Gay Penguins Banned From Public Bookshelves

Well, Tapped readers, it looks like I just found my summer reading list. The American Library Association published its annual list of most banned books around the world and No. 1 is And Tango Makes Three. It's a true story about two male penguins adopting an egg, hatching it, and co-parenting.

In writing about why the book was banned most frequently the ALA writes:

The book has appeared on the ALA’s Top Ten List of Frequently Challenged Books for the past five years and returns to the number one slot after a brief stay at the number two position in 2009. There have been dozens of attempts to remove And Tango Makes Threefrom school and public library shelves. Those seeking to remove the book have described it as "unsuited for age group," and cited "religious viewpoint" and "homosexuality" as reasons for challenging the book.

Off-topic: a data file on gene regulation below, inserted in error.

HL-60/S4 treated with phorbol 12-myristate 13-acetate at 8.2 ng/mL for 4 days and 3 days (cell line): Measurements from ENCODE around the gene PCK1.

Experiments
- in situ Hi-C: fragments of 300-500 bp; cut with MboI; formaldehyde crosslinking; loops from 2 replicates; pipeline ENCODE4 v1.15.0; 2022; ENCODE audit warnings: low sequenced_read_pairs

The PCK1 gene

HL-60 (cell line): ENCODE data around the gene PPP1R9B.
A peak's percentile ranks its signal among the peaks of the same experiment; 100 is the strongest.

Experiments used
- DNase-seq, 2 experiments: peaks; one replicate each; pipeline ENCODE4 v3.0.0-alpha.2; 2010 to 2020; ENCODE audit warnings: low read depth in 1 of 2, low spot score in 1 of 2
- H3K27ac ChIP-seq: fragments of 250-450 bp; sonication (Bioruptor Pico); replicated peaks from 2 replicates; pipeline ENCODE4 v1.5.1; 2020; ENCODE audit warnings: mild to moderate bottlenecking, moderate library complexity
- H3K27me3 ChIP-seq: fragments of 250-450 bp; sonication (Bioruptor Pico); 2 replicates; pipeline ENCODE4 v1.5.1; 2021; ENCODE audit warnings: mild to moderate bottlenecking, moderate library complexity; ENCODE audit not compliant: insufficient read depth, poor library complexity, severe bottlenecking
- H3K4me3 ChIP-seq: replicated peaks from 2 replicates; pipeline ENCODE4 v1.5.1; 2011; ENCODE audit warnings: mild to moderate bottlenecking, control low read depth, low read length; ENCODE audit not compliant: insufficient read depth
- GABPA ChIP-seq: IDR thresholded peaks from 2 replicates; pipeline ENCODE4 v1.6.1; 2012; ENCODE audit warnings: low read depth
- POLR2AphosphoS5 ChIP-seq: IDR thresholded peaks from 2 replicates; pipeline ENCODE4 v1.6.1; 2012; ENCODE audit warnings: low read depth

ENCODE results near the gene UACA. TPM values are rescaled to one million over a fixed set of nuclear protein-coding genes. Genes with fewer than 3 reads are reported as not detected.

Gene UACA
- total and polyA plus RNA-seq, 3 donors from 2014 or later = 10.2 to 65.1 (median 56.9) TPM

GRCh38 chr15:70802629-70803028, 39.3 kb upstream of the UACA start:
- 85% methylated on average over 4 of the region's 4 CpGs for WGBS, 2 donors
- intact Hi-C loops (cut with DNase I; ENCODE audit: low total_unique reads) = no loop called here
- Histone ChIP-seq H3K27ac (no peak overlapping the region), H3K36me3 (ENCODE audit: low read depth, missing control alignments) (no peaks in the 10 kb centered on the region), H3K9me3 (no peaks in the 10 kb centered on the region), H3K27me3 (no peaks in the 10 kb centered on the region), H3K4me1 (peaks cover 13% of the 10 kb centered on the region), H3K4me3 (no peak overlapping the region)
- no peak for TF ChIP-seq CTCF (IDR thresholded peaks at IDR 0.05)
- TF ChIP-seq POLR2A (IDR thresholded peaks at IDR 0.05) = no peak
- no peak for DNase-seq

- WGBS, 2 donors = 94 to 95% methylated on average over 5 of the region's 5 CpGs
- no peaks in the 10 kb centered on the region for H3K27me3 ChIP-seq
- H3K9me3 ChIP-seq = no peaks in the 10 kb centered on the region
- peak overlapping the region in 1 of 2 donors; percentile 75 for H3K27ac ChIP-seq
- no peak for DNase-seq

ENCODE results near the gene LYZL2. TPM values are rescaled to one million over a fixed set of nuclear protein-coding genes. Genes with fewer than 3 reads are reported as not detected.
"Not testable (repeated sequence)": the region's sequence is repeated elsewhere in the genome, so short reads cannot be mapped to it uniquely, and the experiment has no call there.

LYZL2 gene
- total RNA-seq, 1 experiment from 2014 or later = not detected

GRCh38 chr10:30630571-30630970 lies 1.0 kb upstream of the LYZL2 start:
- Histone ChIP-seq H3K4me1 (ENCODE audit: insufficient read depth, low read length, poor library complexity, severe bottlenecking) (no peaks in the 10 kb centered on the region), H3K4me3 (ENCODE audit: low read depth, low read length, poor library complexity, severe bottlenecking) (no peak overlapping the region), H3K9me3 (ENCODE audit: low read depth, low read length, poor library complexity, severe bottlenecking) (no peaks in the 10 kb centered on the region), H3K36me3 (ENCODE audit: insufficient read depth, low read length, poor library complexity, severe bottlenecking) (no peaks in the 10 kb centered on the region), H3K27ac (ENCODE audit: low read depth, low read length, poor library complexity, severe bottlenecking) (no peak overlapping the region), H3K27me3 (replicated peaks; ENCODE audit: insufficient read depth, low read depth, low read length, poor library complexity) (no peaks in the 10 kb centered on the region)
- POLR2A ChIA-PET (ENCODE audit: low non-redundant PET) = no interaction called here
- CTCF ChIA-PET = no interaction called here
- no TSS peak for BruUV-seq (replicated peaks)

The top 10 list ranges from Brave New World by Aldus Huxley to Twilight by Stephanie Meyer. While I have no real objection to those demanding that brooding vampires be banned from children's bookshelves, Morgan Clendaniel, a blogger at Fast Company, points to the irony in having A Brave New World on the list. "Do the people know that they're asking to ban a book about the danger of a society that bans books?" she writes.

But perhaps the book that might either tickle or enrage TAPPED readers the most is No. 9 on the list -- Nickel and Dimed by Barbara Ehrenreich. Reasons for its removal include: drugs, offensive language, religious and political viewpoints, and that it's "inaccurate."

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